Here's what he had to say...
For most places I’ve travelled, people seem to have ‘snake stories’. Australia is a prime candidate for this. Mention to somebody that you once saw such a reptile, and you’ll soon be ‘out-snaked’ with accounts of then waking up with a snake in the bed, finding a nest of giant snakes in the kitchen, or snakes coming out of the dashboard while they were driving. I actually tried hypnotherapy before I left England, so great was my phobia of snakes. It didn’t help.
I encountered my first kitchen-snake in Cambodia. It was about two metres long, and grey with a dirty yellow belly. When I had discovered it lurking behind a gas bottle I bravely invited the office guard to deal with it. His reaction was the inevitable expression of contempt that showed he knew that I was too pathetic to remove it myself. He then took one look at the beast and went to fetch the bloke next door, who was doing an extension on his garage, to come and get it. While all of this was going on the cook was rushing about maniacally, closing my office door to protect me, and then opening it again in case I was missing all of the excitement.
The majority of my snake encounters have been in Cameroon. The first inkling I had that I was in trouble was when one of my technicians saw a large length of black pipe under a bush from the corner of his eye, and jumped out of the way thinking it was a snake. This I took as an indication of the size of snake I could expect. A month or so later I pointed out a Green Mamba that was climbing a tree in the village, near to where I was staying. “Ah, you’re starting to see them now,” being the concerning remark of the villager I was with, implying I’d had many close snake encounters without even realising it.
However, it was while I was standing on a fallen tree truck which was bridging a large stream that I saw the biggest snake. I was on my own, finishing the ties for a stream crossing on our water supply pipeline when I looked down and saw the back end of an enormous black snake swimming into a hole in the river bank. Holding on to the pipe, I edged my way along the tree trunk to the opposite bank. I then bravely decided I’d probably go and work on something else for the rest of the morning, and finish the crossing later.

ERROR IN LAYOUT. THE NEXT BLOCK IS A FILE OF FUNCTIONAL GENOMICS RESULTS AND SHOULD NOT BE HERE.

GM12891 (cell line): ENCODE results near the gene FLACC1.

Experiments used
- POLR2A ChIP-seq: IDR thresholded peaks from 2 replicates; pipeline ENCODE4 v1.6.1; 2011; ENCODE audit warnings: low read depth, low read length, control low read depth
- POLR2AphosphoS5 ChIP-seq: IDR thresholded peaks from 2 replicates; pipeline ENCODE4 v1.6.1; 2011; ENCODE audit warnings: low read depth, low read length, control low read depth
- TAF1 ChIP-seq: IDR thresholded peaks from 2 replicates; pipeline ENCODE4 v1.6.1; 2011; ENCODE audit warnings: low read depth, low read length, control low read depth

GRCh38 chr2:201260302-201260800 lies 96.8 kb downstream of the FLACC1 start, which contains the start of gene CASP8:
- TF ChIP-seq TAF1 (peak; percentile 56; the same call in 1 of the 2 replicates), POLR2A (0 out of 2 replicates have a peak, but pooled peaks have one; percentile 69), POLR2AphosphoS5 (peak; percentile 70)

So those are a few off my snake stories. As I do have a snake phobia I am very happy to be ‘out-snaked’, content in the knowledge that I was in a lesser peril.
When writing the Tinfish series of children books I’ve been very careful to avoid any characters that are snakes. From the outset I decided that they would be very positive books. The plots cause the characters to overcome challenges, but all of the characters are essentially good and well-meaning. A Tinfish book should be a fun experience which is phobia and nightmare free (unless of course you have a phobia of penguins, for example, in which case it’s not the book for you).
A Note from the Book Boost: Oy! You've given me a case of the heebie jeebies just chatting about those "no shoulders" (as my grandmother calls them). Thanks for sharing your real life stories with us. Please won't you tell us more about your books? P.S. I love penguins.
About the series:
The Tinfish series of children’s books follows the humorous adventures of Mr. Tinfish the penguin and his friends as they try to cope with the impact of climatic change in their community.
A sudden rise in the sea level, desertification, and warming ocean currents are amongst the many problems that the ever-changing climate will bring. Luckily for Mr. Tinfish, the other animals and birds all try to support each other, and Mr. Vinegar the walrus organizes numerous expeditions led by Mr. Choli the cat to help the colony adapt to the changing conditions.
Book One: The Lighthouse of Mr. Tinfish
Book Two: Mr. Choli’s River Trip
Book Three: Mr. Vinegar and the Frozen Sea
Book Four: Mrs. Cat-Biscuit’s Search for the Downward Land
Book Five: Mr. Ginger and the Disappearing Fish
Want More Chris?
Chris Wardle holds a bachelor’s degree in physical geography as well as a Master’s degree for water supply in developing countries.
Over the last ten years Chris has travelled extensively in developing countries working on charity projects in poor communities. He has been able to draw on his numerous experiences to inspire his creative works, particularly living for long periods in communities with different cultures in Africa and Asia.
An orphaned kitten in Northern Uganda was the inspiration for Mr. Choli’s character in the Tinfish series. He now lives in the UK with Chris’s family (via a few months with a foster family in France to organise his European passport).